So these working groups are really going to carry forward a lot of ideas and science into the general population that I think will ultimately inform clinical trials going forward and really make sure that we deliver the best care we can to patients with advanced prostate cancer.
Alicia Morgans: And getting to that, answering these questions, you, as I mentioned before, have helped many patients enroll in this registry, and it's not always easy, I don't think, to talk to patients about engaging in clinical trials, particularly if there's not some new-fangled drug that they're going to have access to. But it is so important because if they don't enroll, then we don't have the opportunity to hear their voice in these patient-reported outcomes or to see how their biology may drive outcomes and people like them will not have that information in the future.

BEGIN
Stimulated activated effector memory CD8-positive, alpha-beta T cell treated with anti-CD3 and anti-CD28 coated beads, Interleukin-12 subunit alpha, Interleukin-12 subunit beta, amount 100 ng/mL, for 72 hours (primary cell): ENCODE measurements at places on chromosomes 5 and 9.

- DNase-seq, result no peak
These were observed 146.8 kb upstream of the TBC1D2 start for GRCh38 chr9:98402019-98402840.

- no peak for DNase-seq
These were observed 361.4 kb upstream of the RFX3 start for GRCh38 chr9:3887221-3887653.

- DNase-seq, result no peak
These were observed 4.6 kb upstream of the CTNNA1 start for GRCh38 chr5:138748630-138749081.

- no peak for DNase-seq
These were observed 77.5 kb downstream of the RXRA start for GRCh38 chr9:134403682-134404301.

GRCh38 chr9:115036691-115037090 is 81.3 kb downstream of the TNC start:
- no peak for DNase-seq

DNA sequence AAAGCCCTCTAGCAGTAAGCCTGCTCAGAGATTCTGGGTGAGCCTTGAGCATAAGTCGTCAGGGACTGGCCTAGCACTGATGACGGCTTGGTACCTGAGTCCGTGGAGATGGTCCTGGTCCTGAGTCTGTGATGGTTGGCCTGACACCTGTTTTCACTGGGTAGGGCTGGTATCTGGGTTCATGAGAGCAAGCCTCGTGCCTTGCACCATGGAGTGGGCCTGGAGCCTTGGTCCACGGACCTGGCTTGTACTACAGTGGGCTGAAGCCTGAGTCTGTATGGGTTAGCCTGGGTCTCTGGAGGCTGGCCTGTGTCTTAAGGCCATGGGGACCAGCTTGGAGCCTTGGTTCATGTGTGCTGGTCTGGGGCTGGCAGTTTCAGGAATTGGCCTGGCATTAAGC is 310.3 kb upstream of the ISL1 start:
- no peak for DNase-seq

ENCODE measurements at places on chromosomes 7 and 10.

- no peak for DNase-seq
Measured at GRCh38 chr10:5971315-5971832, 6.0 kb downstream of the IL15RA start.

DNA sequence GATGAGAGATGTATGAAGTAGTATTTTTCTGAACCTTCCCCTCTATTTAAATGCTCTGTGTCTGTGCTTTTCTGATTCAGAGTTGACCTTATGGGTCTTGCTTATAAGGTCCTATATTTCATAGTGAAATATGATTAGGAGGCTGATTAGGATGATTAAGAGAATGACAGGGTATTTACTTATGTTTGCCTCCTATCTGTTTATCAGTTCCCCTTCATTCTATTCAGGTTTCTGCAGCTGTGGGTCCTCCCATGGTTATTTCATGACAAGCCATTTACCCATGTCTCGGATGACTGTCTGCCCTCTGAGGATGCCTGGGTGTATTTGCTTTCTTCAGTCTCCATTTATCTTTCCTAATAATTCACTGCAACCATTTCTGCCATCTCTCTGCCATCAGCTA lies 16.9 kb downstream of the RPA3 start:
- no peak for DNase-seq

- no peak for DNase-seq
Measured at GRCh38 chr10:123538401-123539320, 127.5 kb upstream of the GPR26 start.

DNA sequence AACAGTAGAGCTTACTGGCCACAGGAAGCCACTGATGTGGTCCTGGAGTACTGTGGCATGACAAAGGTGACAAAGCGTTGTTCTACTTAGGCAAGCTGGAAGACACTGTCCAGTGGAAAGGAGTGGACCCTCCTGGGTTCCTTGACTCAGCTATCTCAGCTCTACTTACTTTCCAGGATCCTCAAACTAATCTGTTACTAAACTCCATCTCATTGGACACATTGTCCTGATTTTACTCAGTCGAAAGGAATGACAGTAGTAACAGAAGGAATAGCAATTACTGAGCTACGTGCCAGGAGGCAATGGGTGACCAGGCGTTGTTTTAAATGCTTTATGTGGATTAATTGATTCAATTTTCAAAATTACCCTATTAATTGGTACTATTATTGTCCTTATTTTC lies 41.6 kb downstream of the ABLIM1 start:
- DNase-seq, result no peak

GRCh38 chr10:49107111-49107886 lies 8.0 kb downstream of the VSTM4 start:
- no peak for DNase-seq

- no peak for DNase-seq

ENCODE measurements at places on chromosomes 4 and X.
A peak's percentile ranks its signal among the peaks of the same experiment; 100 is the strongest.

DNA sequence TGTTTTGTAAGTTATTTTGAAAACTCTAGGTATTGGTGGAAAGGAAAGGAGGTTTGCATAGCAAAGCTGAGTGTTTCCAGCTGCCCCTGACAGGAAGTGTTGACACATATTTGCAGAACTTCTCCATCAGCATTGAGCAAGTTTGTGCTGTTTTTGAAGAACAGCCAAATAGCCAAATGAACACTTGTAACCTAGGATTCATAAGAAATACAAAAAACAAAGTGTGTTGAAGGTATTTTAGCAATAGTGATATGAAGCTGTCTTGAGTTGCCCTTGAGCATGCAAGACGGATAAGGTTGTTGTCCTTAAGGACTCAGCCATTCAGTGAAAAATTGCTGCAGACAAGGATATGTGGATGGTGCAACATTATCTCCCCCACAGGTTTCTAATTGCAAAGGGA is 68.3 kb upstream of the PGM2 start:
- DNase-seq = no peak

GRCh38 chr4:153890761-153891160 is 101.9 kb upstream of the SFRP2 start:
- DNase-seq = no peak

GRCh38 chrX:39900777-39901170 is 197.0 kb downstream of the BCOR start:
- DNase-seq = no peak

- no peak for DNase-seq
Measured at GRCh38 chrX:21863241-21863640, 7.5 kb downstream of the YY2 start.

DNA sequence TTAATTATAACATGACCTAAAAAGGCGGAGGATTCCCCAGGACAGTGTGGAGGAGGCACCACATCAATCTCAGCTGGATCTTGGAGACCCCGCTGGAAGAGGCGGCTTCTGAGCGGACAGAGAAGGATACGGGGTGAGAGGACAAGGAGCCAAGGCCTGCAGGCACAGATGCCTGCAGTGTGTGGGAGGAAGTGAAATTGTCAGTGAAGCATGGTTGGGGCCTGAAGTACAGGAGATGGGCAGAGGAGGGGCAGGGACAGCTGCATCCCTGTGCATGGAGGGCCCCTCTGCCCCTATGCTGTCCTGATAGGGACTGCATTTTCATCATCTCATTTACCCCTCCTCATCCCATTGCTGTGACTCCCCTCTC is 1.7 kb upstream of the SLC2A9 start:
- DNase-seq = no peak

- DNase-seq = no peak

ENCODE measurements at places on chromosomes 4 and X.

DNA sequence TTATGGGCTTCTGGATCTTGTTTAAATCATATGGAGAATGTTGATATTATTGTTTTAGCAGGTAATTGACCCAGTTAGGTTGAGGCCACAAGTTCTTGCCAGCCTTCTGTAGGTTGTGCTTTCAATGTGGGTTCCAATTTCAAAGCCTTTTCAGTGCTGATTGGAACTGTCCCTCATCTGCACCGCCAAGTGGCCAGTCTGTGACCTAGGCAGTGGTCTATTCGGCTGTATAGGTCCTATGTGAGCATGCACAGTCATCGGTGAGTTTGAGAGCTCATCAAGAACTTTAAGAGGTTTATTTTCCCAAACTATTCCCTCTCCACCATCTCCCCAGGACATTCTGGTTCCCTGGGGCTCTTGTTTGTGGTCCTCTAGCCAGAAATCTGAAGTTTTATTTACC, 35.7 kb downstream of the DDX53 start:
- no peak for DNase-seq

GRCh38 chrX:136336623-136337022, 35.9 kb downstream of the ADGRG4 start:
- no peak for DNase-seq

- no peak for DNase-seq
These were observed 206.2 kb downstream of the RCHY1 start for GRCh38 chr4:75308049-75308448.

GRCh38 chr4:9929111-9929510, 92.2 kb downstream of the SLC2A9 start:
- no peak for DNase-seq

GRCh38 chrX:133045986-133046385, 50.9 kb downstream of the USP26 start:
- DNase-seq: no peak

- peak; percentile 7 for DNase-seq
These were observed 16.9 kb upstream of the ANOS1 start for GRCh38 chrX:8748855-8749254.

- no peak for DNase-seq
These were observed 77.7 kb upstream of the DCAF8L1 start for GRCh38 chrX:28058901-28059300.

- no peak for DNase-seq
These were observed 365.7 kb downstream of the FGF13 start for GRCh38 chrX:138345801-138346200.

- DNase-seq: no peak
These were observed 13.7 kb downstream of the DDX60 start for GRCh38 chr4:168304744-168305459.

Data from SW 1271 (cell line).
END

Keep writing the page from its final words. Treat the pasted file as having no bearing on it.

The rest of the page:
So how do you talk to patients about enrolling? What are some recommendations you have and also for patients who don't have physicians who are working in centers where IRONMAN is open, what are ways that they can get involved?
Dana Rathkopf: Sure. So I'm glad you asked that. Thank you. Because I think that there is a little bit of concern when patients come to a center about clinical trials and what they mean and what the goals are and what will happen with their blood or their tissue or their questionnaires or their information. And, patients, of course, are interested in treatments, but what I've really been surprised by in the best possible way is how eager patients are to contribute to science. I mean, they're giving of themselves in every way.